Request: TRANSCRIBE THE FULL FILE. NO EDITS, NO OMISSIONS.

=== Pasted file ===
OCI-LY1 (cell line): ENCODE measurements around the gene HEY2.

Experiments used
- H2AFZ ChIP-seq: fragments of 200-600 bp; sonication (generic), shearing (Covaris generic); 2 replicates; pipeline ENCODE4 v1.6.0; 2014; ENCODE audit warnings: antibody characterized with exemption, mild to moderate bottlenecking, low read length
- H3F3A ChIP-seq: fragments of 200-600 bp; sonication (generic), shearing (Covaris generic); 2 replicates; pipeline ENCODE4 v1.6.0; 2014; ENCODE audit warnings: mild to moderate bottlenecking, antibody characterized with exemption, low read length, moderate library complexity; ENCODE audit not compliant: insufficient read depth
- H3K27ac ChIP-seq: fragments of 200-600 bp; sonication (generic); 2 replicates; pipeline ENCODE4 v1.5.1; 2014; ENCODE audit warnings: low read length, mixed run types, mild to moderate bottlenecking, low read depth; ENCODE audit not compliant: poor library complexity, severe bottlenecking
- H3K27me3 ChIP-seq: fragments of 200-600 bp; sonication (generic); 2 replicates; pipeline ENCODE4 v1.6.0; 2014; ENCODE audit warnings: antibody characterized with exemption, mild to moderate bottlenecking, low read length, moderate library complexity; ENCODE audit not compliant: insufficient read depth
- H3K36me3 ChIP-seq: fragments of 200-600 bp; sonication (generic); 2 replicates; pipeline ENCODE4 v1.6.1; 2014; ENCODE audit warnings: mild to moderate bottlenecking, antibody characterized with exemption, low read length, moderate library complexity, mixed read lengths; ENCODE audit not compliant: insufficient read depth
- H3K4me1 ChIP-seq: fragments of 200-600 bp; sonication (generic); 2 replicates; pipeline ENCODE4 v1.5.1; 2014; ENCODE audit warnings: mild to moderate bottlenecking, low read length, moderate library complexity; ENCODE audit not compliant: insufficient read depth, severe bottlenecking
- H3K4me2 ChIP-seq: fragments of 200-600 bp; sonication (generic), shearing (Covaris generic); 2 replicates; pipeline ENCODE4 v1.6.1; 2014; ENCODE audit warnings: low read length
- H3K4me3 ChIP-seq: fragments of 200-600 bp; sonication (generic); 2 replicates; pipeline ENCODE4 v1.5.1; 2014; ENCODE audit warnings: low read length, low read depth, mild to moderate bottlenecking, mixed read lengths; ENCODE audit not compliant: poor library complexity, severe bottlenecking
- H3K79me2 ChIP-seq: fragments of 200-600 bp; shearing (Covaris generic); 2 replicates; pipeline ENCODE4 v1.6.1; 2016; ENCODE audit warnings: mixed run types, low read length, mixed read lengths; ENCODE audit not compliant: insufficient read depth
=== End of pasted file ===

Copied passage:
OCI-LY1 (cell line): ENCODE measurements around the gene HEY2.

Experiments used
- H2AFZ ChIP-seq: fragments of 200-600 bp; sonication (generic), shearing (Covaris generic); 2 replicates; pipeline ENCODE4 v1.6.0; 2014; ENCODE audit warnings: antibody characterized with exemption, mild to moderate bottlenecking, low read length
- H3F3A ChIP-seq: fragments of 200-600 bp; sonication (generic), shearing (Covaris generic); 2 replicates; pipeline ENCODE4 v1.6.0; 2014; ENCODE audit warnings: mild to moderate bottlenecking, antibody characterized with exemption, low read length, moderate library complexity; ENCODE audit not compliant: insufficient read depth
- H3K27ac ChIP-seq: fragments of 200-600 bp; sonication (generic); 2 replicates; pipeline ENCODE4 v1.5.1; 2014; ENCODE audit warnings: low read length, mixed run types, mild to moderate bottlenecking, low read depth; ENCODE audit not compliant: poor library complexity, severe bottlenecking
- H3K27me3 ChIP-seq: fragments of 200-600 bp; sonication (generic); 2 replicates; pipeline ENCODE4 v1.6.0; 2014; ENCODE audit warnings: antibody characterized with exemption, mild to moderate bottlenecking, low read length, moderate library complexity; ENCODE audit not compliant: insufficient read depth
- H3K36me3 ChIP-seq: fragments of 200-600 bp; sonication (generic); 2 replicates; pipeline ENCODE4 v1.6.1; 2014; ENCODE audit warnings: mild to moderate bottlenecking, antibody characterized with exemption, low read length, moderate library complexity, mixed read lengths; ENCODE audit not compliant: insufficient read depth
- H3K4me1 ChIP-seq: fragments of 200-600 bp; sonication (generic); 2 replicates; pipeline ENCODE4 v1.5.1; 2014; ENCODE audit warnings: mild to moderate bottlenecking, low read length, moderate library complexity; ENCODE audit not compliant: insufficient read depth, severe bottlenecking
- H3K4me2 ChIP-seq: fragments of 200-600 bp; sonication (generic), shearing (Covaris generic); 2 replicates; pipeline ENCODE4 v1.6.1; 2014; ENCODE audit warnings: low read length
- H3K4me3 ChIP-seq: fragments of 200-600 bp; sonication (generic); 2 replicates; pipeline ENCODE4 v1.5.1; 2014; ENCODE audit warnings: low read length, low read depth, mild to moderate bottlenecking, mixed read lengths; ENCODE audit not compliant: poor library complexity, severe bottlenecking
- H3K79me2 ChIP-seq: fragments of 200-600 bp; shearing (Covaris generic); 2 replicates; pipeline ENCODE4 v1.6.1; 2016; ENCODE audit warnings: mixed run types, low read length, mixed read lengths; ENCODE audit not compliant: insufficient read depth